One of the “The Simpsons” mysteries revealed: why Homer and Krusty are almost identical
Matt Groening, creator of the series, referred to the physical similarities between the two characters.
The Simpsons managed to transcend time. Since its creation, back in 1989 by the cartoonist and producer, Matt Groening, it has become one of the longest running series on the small screen. It takes 31 seasons of uninterrupted success. The story, it is known, is centered on the life of a middle-class family (Homer, Marge, Bart, Lisa and Maggie) who lives in Springfield, a fictional city located in the United States.
From its beginnings, innumerable questions and enigmas arose. Mysteries that were unveiled in these years and others that still have to be solved. One of them has to do with two of the most emblematic characters, Homer and Krusty, the clown. Two of the most loved by fans, which are drawn identically. The appearance is traced. A small detail differentiates them: one is bare and the other is not. But the pattern is the same, as if they were cut by the same scissors.
While many of the fans noticed this detail, there had been no mention of it. Until now, its creator appeared to explain it and end the guesswork. “The original idea behind Krusty the clown was for Homer to be in disguise, even though Homer is not respected by his son, who does adore Krusty. If you look at Krusty, he’s just Homer with his hair spread out and a lock on his head, ”Groening began explaining to Entertainment Weekly.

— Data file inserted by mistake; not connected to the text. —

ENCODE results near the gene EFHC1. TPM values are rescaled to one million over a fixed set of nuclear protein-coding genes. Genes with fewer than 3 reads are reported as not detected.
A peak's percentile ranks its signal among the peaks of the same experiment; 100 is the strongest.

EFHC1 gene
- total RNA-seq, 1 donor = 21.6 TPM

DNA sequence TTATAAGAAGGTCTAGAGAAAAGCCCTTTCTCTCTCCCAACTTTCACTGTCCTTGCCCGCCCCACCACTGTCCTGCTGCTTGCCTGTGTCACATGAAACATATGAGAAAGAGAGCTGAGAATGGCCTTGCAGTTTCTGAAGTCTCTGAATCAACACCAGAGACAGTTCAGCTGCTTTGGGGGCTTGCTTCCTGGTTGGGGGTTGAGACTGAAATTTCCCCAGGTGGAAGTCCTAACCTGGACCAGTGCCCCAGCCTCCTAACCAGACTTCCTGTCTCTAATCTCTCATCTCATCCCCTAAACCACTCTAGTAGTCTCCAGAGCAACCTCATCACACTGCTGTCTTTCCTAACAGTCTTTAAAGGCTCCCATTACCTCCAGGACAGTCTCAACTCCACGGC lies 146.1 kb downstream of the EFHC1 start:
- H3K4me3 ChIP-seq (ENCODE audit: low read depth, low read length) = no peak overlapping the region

He then added: “We were so busy at the beginning of the series that I thought, ‘Oh, this is too complicated,’ so we just dismissed it. But when I look at Krusty, I think, ‘Yes, that’s Homer.’ Another of the ideas was that in some chapter Bart discovered that Krusty, in fact, was his father in disguise ”.
Far from giving up or forgetting the original idea that appeared at the beginning, they knew how to take advantage of this in season six. In one of the chapters, Homer was enrolled at Krusty’s clown school. Disguised as him, they mistaken him for the real clown. For this, for example, he managed to evade a police control and was even persecuted by the mafia because of a debt that the real Krusty had.
What is striking in this question focuses on little Bart. In the “black sheep” of the Simpson family. The boy lives making displeasures to his father. He is always looking to do evil to him and, as a counterpart, he loves and defends the clown through and through. Here the irony is present if we stop at the possibility that they almost end up being the same person.
That scene was shown at the end of season six and the start of season seven. In between, in the four months that passed between the chapters, it served to entertain fans with the idea of solving the big puzzle. “The idea was from Matt Groening, he came into our office and said, ‘We have to do a double episode and he said exactly the phrase, Who Shot Mr. Burns?'”
“There we got to work. The original idea was to put Barney in jail, who at the time had us a little tired, and we wanted to put him behind bars. We found it funny. But then it changed and it was finally decided to be a member of the family, that’s how Maggie was the one to be shot. ”